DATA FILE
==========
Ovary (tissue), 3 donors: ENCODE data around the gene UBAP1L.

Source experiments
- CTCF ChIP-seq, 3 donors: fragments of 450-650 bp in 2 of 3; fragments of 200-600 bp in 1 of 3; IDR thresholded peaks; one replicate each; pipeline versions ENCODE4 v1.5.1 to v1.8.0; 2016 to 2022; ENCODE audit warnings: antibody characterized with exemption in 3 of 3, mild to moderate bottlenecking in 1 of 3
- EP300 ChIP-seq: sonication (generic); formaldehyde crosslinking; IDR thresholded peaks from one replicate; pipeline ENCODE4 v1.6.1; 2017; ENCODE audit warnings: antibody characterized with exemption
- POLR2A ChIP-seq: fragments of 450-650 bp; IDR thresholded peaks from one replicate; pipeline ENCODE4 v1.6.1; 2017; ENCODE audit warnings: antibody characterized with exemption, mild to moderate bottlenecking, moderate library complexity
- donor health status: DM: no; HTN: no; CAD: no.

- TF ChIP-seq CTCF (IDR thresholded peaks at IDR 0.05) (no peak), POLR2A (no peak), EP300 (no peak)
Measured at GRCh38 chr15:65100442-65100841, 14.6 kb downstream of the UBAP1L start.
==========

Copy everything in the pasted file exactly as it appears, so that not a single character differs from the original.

Ovary (tissue), 3 donors: ENCODE data around the gene UBAP1L.

Source experiments
- CTCF ChIP-seq, 3 donors: fragments of 450-650 bp in 2 of 3; fragments of 200-600 bp in 1 of 3; IDR thresholded peaks; one replicate each; pipeline versions ENCODE4 v1.5.1 to v1.8.0; 2016 to 2022; ENCODE audit warnings: antibody characterized with exemption in 3 of 3, mild to moderate bottlenecking in 1 of 3
- EP300 ChIP-seq: sonication (generic); formaldehyde crosslinking; IDR thresholded peaks from one replicate; pipeline ENCODE4 v1.6.1; 2017; ENCODE audit warnings: antibody characterized with exemption
- POLR2A ChIP-seq: fragments of 450-650 bp; IDR thresholded peaks from one replicate; pipeline ENCODE4 v1.6.1; 2017; ENCODE audit warnings: antibody characterized with exemption, mild to moderate bottlenecking, moderate library complexity
- donor health status: DM: no; HTN: no; CAD: no.

- TF ChIP-seq CTCF (IDR thresholded peaks at IDR 0.05) (no peak), POLR2A (no peak), EP300 (no peak)
Measured at GRCh38 chr15:65100442-65100841, 14.6 kb downstream of the UBAP1L start.